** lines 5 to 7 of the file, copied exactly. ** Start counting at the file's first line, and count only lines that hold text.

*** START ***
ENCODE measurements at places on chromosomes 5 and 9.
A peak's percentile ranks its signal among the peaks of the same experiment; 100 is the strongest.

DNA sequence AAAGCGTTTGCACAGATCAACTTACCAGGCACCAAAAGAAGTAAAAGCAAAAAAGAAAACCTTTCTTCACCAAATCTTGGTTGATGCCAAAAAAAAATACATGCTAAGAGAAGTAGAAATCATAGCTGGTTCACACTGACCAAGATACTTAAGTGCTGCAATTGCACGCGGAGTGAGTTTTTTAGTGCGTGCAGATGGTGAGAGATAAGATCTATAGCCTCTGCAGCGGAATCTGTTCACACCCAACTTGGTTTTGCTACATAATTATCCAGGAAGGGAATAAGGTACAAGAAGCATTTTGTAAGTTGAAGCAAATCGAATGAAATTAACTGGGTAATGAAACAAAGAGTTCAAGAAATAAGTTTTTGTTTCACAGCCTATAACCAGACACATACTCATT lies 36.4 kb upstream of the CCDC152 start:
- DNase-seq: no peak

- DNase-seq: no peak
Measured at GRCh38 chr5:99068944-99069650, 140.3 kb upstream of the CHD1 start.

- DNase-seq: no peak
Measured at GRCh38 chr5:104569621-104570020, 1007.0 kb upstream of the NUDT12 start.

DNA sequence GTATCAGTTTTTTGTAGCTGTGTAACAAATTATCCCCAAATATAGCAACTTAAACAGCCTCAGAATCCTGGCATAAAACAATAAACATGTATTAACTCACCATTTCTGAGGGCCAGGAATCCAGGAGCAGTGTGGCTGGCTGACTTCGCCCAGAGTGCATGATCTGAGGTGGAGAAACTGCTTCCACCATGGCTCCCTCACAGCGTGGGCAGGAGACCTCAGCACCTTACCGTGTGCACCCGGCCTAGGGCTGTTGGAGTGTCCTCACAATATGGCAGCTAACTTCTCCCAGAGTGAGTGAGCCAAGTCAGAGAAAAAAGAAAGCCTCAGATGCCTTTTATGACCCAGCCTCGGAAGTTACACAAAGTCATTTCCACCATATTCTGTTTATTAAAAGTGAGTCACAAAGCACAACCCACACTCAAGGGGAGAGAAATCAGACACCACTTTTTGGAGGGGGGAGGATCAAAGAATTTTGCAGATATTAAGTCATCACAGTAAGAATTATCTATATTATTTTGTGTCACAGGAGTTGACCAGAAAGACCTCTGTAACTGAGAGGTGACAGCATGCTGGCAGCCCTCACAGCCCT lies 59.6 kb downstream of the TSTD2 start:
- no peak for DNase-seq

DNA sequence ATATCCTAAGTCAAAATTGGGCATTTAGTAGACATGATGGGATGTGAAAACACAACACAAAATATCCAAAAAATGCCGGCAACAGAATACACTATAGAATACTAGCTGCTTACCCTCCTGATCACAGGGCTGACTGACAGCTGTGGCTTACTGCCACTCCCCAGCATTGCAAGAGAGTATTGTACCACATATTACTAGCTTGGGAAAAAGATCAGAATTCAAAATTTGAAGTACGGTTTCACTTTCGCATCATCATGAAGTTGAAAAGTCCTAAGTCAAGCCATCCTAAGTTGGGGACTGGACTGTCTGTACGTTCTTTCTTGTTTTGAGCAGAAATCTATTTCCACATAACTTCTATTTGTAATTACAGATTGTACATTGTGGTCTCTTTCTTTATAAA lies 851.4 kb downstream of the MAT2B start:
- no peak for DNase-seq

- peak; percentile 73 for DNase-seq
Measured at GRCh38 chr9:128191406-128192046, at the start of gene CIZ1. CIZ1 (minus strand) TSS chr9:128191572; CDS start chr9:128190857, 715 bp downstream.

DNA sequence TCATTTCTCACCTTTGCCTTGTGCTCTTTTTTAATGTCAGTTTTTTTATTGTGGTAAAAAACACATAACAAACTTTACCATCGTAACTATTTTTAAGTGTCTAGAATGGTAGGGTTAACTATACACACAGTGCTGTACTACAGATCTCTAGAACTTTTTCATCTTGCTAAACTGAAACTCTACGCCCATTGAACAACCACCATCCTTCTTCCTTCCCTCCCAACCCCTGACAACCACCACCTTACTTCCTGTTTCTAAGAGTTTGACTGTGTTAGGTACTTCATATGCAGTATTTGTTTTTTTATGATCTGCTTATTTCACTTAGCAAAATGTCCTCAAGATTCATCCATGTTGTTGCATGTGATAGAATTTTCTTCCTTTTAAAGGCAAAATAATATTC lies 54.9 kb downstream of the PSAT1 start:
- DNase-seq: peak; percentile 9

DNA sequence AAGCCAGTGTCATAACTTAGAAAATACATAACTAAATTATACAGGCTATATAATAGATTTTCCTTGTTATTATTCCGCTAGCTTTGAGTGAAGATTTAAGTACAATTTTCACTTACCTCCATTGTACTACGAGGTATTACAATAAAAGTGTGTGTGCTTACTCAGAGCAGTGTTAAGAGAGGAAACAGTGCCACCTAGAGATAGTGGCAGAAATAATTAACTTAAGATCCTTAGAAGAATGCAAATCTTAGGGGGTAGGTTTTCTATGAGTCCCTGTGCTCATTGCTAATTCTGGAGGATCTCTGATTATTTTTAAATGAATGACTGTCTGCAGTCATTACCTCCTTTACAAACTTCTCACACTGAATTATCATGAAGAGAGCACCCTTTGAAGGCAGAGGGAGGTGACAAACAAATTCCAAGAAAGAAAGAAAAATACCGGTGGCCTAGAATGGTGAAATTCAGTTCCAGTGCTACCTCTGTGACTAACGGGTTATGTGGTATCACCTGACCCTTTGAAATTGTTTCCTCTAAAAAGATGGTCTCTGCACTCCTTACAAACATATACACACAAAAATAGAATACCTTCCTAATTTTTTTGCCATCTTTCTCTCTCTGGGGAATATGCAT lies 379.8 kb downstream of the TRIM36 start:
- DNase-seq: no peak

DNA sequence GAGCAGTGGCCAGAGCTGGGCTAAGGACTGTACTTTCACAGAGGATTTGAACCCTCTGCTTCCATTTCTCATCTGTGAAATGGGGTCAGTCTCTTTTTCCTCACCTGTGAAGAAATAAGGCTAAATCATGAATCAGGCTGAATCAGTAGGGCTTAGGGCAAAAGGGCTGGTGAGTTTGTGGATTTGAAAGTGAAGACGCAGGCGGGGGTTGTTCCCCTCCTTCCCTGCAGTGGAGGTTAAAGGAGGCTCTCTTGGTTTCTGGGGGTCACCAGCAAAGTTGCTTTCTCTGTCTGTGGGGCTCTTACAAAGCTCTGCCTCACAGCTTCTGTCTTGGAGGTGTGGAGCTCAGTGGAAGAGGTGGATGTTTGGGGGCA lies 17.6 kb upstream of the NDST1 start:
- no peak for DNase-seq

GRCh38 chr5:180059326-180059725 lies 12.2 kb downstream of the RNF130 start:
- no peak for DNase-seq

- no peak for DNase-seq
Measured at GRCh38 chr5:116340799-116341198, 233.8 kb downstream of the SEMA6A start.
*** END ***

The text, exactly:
- DNase-seq: no peak
Measured at GRCh38 chr5:99068944-99069650, 140.3 kb upstream of the CHD1 start.

- DNase-seq: no peak